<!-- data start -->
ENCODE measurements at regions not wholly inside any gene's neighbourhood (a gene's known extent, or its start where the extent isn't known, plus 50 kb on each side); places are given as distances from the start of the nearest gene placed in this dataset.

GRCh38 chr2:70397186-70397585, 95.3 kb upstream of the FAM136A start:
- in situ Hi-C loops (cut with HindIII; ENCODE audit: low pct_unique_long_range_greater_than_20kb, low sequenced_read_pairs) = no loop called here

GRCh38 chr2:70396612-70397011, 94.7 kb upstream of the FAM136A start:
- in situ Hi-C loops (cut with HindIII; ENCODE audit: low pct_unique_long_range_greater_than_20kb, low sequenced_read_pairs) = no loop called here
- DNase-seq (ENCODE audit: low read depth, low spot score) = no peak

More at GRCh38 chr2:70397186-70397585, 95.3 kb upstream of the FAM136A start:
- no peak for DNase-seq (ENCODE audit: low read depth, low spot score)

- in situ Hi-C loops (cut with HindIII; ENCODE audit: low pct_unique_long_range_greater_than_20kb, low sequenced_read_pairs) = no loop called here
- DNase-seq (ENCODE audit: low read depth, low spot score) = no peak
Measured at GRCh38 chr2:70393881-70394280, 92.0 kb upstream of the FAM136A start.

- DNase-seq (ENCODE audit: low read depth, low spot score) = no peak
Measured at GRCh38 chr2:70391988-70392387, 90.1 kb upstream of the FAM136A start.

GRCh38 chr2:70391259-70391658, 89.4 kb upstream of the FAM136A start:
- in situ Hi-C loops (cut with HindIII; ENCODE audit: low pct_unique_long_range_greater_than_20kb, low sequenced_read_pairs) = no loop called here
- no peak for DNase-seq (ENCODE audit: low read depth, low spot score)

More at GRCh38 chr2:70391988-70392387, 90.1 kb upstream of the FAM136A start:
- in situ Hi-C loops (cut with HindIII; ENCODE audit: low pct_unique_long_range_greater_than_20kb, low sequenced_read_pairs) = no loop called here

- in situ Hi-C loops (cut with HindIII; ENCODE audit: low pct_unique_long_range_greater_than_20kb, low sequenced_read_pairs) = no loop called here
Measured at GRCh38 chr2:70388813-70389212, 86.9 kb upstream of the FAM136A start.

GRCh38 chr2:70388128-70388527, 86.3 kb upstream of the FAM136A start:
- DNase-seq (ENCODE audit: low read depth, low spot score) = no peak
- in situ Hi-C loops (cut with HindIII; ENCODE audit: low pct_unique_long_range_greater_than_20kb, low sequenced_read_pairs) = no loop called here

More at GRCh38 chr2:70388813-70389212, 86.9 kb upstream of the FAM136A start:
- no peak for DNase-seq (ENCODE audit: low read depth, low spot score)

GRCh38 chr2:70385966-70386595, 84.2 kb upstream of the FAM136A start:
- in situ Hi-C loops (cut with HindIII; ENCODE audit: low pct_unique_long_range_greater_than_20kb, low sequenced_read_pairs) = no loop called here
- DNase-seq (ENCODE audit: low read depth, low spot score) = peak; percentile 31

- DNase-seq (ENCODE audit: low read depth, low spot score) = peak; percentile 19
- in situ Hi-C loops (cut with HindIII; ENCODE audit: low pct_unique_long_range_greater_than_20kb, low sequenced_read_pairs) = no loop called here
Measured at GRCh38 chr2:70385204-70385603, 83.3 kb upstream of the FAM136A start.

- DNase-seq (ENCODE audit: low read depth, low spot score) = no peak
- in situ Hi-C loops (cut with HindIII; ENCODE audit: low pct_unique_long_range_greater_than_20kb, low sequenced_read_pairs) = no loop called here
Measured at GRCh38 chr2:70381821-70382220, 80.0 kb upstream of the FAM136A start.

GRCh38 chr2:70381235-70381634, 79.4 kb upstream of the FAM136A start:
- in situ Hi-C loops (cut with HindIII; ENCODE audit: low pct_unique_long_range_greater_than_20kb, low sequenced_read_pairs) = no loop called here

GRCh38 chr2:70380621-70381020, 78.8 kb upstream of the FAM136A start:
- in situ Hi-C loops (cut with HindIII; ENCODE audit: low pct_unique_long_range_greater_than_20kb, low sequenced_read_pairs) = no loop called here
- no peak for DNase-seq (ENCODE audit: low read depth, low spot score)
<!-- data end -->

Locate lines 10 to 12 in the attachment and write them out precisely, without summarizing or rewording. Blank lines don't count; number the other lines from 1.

- DNase-seq (ENCODE audit: low read depth, low spot score) = no peak
Measured at GRCh38 chr2:70393881-70394280, 92.0 kb upstream of the FAM136A start.

- DNase-seq (ENCODE audit: low read depth, low spot score) = no peak